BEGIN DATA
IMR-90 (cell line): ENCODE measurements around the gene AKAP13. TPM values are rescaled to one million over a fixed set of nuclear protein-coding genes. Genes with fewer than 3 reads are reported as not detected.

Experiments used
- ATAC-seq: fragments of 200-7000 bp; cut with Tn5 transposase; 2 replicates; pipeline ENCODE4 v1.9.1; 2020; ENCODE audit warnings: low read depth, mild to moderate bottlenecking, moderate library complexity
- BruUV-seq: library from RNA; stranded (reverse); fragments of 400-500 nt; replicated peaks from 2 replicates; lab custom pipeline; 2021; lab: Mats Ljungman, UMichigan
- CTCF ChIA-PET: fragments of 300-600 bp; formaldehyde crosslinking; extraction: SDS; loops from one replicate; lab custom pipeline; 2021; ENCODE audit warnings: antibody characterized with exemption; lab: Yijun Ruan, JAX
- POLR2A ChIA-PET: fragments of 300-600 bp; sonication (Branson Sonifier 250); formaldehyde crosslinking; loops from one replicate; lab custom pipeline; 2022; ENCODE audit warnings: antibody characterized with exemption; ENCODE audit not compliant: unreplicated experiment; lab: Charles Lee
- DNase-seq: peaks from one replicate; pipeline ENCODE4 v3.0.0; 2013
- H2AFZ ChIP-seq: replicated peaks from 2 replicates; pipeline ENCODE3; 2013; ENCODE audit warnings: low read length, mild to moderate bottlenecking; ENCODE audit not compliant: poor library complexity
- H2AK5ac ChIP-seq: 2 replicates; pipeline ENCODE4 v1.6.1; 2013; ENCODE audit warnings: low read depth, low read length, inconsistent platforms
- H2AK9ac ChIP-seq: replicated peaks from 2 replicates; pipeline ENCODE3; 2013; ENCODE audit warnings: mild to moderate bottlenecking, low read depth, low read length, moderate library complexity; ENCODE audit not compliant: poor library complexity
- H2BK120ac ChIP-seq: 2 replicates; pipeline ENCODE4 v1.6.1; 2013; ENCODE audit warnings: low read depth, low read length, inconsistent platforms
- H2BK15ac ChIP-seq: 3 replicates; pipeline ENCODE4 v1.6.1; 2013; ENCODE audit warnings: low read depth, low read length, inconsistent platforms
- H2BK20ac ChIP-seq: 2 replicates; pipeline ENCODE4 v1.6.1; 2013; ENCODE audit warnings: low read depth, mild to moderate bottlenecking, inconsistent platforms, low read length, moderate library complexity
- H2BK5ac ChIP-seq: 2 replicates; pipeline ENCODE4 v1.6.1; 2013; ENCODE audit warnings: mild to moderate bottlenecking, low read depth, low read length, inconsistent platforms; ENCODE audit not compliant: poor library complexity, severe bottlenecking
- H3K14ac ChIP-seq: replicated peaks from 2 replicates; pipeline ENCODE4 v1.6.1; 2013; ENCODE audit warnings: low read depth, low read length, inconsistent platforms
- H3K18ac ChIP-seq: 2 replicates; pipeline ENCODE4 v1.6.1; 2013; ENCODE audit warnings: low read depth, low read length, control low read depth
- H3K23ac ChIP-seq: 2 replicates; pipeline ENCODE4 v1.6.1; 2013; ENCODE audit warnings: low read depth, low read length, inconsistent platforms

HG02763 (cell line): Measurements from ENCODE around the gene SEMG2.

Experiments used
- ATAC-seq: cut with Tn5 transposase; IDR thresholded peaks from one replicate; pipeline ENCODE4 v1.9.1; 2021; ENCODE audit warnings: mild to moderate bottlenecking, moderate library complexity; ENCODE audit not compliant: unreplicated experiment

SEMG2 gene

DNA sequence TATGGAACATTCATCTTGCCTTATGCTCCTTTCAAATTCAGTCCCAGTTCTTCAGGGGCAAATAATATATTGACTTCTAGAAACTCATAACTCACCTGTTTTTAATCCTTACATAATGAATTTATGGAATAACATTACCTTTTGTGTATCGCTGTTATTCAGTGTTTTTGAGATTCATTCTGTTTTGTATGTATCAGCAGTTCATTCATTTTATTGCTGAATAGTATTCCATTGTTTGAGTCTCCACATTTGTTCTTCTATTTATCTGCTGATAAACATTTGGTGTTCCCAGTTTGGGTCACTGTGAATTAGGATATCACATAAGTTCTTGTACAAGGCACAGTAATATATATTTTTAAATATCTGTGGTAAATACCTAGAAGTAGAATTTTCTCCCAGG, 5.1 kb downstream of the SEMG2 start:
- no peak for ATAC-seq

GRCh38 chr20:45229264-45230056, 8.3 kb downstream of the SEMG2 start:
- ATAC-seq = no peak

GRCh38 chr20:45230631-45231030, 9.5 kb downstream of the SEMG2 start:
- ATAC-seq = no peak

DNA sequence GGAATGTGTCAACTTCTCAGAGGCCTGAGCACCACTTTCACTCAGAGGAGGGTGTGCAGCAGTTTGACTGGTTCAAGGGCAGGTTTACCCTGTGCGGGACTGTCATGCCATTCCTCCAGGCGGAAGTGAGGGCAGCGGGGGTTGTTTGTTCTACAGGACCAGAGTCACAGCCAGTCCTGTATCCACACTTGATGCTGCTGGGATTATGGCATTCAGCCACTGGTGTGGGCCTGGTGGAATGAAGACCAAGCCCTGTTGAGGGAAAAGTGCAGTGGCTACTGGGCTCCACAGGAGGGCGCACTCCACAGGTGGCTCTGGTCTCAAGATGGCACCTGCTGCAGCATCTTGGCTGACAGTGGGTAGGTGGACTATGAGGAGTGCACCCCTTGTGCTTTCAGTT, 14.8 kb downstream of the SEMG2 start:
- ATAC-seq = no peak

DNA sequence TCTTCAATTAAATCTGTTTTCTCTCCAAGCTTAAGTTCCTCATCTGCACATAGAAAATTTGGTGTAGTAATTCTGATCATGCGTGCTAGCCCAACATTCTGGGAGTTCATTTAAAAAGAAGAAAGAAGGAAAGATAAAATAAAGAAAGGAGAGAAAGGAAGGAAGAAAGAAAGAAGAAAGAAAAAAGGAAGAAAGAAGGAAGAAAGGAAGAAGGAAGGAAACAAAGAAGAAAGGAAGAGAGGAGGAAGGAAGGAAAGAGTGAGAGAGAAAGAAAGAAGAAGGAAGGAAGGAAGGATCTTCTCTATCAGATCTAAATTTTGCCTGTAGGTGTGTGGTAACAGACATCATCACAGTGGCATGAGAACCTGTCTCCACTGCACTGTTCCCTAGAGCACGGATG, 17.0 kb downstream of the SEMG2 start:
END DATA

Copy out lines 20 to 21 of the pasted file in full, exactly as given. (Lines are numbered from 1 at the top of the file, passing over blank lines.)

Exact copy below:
- ATAC-seq: cut with Tn5 transposase; IDR thresholded peaks from one replicate; pipeline ENCODE4 v1.9.1; 2021; ENCODE audit warnings: mild to moderate bottlenecking, moderate library complexity; ENCODE audit not compliant: unreplicated experiment

SEMG2 gene